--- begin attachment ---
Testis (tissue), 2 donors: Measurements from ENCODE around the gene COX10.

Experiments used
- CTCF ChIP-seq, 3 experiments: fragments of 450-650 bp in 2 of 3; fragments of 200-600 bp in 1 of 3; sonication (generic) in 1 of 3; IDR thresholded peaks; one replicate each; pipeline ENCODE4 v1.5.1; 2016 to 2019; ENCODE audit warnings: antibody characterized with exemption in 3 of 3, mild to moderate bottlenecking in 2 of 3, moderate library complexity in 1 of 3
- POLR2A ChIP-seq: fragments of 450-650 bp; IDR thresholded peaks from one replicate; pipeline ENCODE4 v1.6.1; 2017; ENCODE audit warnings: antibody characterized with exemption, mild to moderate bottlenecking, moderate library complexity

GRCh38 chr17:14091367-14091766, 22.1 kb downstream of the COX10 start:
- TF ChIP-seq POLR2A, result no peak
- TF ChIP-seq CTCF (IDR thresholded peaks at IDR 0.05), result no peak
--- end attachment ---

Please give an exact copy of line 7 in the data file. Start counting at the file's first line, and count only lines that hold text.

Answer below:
- TF ChIP-seq CTCF (IDR thresholded peaks at IDR 0.05), result no peak